Segmental inputs are subdivided into peripheral segmental or local inputs—which stimulate peripheral structures neurologically relevant to the problem—and spinal segmental or axial inputs, which consist of the stimulation of paravertebral musculature at the spinal levels associated to the problem. This spinal association is always expressed in terms of functional embryological units, i.e. dermatome, myotome, sclerotome (the segmental somatic levels), and the viscerotome and reflex vascular sympathetic areas (the segmental autonomic levels). These functional subdivisions require that practitioners clarify completely the segmental diagnosis of the problem, which can be considered the contemporary gold standard for the diagnosis of pain.

The stimulation of these local and axial targets produces a reflex segmental neuro-modulation of abnormal sensory, motor or autonomic signals. This neuromodulation takes place typically at the dorsal horn of the spinal cord, and is neurological in nature. In contrast, extra-segmental inputs are mainly aimed towards the stimulation of central mechanisms of neurohumoral neuromodulation, a powerful but less specific response that requires no particular segmental understanding of the problem.

Therefore, each treatment has a very precise component, the segmental inputs, and a general component, the systemic regulatory inputs. The preferred neurological windows to access the central neuromodulatory mechanisms are the ear, the head, and the distal areas of the extremities over the main neurovascular bundles. In addition, low frequency electrical stimulation can reinforce central mechanism whilst high frequencies will produce specific triggering of segmental neuromodulatory mechanisms.

I found this neurological modular approach to the design of acupuncture treatments to be simple and sophisticated at the same time, requiring always a very precise segmental diagnosis and anatomical understanding of the problem in order to produce optimum results.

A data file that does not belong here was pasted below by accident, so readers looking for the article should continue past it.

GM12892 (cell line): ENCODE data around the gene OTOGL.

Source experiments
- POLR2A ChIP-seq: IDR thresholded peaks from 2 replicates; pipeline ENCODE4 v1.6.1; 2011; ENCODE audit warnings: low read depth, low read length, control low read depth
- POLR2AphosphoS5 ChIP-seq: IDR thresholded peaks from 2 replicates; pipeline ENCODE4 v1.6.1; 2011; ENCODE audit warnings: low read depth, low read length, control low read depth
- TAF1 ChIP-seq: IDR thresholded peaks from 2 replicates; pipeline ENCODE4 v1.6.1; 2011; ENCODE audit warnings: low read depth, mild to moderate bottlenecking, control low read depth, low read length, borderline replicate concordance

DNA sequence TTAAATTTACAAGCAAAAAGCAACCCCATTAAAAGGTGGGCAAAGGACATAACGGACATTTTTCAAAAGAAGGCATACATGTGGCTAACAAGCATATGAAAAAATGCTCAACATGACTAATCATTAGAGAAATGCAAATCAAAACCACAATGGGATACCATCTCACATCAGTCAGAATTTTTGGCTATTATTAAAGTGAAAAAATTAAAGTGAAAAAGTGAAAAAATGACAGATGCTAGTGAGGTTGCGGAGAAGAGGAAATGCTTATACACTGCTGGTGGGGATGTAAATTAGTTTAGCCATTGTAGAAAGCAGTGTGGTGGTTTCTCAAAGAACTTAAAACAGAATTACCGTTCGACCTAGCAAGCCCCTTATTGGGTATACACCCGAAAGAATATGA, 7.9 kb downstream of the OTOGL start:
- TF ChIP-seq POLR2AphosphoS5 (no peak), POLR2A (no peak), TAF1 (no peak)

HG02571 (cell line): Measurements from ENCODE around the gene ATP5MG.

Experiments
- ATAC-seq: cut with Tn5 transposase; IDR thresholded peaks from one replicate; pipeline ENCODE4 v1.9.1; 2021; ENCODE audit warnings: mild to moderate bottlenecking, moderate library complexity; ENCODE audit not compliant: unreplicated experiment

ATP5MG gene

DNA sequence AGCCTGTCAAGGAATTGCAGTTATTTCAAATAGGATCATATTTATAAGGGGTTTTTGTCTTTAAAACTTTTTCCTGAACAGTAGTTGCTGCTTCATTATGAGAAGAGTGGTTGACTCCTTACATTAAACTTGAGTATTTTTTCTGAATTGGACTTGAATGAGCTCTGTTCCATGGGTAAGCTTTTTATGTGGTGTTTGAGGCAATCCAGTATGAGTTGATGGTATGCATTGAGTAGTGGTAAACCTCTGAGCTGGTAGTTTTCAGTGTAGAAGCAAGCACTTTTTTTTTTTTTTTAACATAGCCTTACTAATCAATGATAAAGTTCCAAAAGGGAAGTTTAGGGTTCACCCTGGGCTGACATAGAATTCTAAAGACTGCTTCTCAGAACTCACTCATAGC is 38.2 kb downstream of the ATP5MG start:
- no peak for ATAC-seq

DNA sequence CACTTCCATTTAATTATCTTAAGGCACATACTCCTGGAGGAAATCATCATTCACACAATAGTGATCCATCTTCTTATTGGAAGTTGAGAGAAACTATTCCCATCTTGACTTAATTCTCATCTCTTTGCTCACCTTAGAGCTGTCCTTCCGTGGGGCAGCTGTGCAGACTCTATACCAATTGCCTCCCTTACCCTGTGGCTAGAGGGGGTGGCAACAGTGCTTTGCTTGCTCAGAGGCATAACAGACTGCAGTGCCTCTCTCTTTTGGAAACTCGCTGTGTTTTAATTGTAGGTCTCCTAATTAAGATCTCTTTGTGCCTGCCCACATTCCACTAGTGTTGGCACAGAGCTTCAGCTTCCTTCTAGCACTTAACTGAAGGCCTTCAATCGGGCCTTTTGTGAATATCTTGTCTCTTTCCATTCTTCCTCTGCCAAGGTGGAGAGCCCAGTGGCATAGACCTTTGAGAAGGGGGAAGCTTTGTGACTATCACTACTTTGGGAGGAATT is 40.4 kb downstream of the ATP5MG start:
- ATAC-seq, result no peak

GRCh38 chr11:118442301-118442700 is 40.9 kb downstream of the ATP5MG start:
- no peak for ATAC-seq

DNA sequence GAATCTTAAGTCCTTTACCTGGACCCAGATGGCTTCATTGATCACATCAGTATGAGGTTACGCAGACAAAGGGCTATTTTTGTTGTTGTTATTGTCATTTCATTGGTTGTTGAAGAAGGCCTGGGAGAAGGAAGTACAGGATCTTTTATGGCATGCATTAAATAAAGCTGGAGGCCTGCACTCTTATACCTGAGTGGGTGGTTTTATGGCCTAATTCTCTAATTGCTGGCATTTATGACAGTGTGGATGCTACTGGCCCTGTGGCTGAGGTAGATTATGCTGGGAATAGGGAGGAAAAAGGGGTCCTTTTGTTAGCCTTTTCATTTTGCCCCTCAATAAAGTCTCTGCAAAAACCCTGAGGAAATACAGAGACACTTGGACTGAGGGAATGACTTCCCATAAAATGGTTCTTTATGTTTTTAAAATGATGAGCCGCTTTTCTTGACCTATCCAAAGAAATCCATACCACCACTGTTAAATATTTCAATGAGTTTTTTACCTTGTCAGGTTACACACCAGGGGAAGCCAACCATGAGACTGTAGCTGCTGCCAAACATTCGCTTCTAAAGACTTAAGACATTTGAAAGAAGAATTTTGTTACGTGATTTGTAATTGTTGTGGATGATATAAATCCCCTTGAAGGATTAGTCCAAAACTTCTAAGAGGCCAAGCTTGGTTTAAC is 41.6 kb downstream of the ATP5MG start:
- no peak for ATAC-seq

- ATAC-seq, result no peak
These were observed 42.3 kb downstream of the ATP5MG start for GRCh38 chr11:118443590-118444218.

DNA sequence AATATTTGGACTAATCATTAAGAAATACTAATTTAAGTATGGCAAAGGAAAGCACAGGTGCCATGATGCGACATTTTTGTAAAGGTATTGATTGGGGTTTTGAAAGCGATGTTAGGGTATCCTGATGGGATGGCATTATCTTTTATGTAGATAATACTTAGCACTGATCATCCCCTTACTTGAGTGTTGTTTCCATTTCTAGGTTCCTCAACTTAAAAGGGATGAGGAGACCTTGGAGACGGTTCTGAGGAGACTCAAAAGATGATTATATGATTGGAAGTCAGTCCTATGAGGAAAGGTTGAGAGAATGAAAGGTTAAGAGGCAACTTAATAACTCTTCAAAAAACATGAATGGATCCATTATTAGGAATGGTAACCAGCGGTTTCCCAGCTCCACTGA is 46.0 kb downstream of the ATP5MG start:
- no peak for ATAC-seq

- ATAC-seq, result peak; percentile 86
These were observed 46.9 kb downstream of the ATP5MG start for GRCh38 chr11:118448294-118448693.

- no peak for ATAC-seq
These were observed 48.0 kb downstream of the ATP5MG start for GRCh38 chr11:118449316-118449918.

The other feature I particularly enjoyed was the constant review of gross and functional anatomy using fresh specimens at the anatomy lab, as well as the outstanding Primal Pictures 3D anatomy software, that thanks to the generosity of this company is made available to the students at a fraction of its cost. Little wonder that at the end of the program everybody had a great understanding of needle placement, with total clarity about safety and precautions concerning anatomical issues.

Evaluation of competency was assessed throughout the course by homework, written assignments, and written exams at the beginning of each Unit. In Unit 5, there was a two hour final anatomy lab oral exam, and a final clinical exam where students in small groups had to deal with two real patients under the supervision of a clinical instructor.

Completion of this program grants a certificate for 300 CME hours category 1 by the American Medical Association (AMA) and 300 MAINPRO-M1 credits by the College of Family Physicians of Canada. The program has been recognized by the American Academy of Medical Acupuncture (AAMA) and the American Board of Medical Acupuncture (ABMA) as fulfilling the minimum education standards necessary for membership and board certification application respectively.

Over the years, the Contemporary Medical Acupuncture Program has established institutional relationships with other medical acupuncture programs and medical acupuncture associations in more than a dozen countries.

Overall, I have been genuinely impressed with the level of fine tuning of the McMaster program, apparently following the contemporary business American standard of performance optimization. It has been a very productive learning journey, and I hope that soon, here in the UK, we can also add to our training most of the many innovative and practical features of this world leading program. I believe it will produce better treatment outputs in our patients, and will make our practices truly contemporary.